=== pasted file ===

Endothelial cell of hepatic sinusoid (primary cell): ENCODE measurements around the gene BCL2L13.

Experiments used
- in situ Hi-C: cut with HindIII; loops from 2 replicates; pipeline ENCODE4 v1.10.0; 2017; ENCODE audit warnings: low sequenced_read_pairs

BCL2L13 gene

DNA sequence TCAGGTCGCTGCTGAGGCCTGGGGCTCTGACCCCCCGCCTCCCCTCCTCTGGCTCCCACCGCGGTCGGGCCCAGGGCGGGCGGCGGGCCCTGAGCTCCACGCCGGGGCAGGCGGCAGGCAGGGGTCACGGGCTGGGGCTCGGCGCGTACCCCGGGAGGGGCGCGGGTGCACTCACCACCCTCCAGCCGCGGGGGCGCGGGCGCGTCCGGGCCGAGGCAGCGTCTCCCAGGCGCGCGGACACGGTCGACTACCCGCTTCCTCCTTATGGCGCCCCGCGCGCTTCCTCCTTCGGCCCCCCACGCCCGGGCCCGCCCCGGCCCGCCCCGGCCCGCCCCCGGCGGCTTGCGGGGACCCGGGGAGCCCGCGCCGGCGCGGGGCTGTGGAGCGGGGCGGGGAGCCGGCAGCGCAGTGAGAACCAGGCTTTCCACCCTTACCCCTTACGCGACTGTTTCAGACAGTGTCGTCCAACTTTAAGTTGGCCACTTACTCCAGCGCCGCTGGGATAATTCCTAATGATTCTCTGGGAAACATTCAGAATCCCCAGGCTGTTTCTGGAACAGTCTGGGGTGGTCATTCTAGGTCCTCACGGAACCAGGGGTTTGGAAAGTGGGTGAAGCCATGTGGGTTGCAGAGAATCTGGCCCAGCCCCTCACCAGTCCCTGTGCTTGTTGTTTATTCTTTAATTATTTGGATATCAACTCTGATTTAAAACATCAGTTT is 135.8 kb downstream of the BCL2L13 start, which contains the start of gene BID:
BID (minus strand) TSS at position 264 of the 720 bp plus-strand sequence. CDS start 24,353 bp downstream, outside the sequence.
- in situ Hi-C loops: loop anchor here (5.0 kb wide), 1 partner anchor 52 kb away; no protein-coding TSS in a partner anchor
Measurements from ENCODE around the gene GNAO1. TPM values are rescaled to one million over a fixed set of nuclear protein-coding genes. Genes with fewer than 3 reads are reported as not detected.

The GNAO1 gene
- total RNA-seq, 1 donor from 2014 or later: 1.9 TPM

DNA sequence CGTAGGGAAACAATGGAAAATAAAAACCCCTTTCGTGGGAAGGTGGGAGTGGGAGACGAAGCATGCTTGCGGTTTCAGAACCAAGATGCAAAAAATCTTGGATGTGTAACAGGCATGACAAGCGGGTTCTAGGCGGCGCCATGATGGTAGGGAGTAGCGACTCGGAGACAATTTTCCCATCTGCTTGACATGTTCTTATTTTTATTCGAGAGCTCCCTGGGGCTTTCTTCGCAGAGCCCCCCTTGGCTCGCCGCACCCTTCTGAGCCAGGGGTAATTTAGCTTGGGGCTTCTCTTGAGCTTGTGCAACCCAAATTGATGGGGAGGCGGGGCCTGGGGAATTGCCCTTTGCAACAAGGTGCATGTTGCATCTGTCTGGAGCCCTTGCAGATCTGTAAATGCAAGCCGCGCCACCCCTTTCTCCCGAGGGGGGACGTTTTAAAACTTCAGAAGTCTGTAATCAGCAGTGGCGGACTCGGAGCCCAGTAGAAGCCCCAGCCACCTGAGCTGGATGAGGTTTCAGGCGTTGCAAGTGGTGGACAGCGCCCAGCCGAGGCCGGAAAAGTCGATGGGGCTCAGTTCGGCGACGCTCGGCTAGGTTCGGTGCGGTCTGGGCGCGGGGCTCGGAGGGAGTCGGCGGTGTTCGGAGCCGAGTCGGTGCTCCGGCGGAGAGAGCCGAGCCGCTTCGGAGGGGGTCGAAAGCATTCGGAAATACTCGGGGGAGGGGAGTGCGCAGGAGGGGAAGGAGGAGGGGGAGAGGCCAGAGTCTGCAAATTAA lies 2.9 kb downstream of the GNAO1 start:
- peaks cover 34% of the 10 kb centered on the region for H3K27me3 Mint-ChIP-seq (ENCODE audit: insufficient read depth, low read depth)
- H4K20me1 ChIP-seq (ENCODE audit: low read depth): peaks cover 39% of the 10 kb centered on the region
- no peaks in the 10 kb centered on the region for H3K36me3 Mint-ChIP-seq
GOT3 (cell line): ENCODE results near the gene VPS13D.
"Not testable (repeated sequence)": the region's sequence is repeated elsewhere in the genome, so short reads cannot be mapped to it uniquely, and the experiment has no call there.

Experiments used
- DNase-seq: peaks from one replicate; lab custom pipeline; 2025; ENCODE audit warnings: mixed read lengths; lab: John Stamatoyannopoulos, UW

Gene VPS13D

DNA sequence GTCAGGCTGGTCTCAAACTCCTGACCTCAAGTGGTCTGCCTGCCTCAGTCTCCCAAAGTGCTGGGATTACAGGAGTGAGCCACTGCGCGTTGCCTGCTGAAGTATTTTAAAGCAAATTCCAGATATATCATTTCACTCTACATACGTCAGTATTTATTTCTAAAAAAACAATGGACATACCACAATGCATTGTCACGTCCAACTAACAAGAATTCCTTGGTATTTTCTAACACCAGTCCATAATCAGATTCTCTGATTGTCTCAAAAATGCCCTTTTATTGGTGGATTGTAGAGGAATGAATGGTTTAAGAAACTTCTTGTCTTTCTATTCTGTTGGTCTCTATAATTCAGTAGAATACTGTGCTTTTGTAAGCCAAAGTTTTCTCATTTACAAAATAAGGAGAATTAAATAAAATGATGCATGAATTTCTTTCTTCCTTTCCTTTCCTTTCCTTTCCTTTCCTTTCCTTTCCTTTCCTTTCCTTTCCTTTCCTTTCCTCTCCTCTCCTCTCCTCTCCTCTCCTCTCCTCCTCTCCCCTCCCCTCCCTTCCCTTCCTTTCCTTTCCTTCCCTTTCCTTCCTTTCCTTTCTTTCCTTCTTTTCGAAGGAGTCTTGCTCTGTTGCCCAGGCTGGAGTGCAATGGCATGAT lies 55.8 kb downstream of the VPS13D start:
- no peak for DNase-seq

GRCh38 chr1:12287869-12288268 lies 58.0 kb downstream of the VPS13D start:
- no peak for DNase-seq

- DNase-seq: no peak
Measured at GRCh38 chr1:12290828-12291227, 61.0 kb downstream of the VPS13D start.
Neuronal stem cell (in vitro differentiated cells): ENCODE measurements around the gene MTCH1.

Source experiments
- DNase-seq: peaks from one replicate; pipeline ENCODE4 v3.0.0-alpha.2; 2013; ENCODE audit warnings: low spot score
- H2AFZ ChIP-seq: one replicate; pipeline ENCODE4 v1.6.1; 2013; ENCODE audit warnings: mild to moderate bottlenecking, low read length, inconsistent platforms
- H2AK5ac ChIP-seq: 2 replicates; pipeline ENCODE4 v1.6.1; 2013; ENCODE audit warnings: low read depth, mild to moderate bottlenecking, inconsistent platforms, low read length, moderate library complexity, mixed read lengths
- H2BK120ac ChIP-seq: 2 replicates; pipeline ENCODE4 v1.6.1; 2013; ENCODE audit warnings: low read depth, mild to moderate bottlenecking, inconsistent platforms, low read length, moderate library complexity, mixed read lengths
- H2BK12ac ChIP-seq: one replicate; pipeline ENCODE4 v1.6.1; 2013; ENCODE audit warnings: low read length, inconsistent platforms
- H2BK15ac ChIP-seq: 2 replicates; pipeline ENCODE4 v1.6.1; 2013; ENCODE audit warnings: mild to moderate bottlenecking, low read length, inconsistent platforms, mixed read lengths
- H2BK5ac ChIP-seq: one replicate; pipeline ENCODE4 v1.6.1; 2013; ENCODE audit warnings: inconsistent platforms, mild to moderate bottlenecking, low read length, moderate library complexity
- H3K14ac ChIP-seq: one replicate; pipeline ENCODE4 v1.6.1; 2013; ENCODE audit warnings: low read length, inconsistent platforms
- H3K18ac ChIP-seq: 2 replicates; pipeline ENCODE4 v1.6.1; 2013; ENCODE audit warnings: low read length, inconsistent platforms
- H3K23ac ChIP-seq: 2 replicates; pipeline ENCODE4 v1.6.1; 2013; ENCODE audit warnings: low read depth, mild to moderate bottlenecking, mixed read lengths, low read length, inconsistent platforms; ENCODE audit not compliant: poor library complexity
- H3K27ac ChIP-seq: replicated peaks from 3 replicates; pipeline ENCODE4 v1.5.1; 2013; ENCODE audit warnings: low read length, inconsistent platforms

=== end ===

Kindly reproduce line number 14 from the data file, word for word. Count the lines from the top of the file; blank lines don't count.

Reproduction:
- no peaks in the 10 kb centered on the region for H3K36me3 Mint-ChIP-seq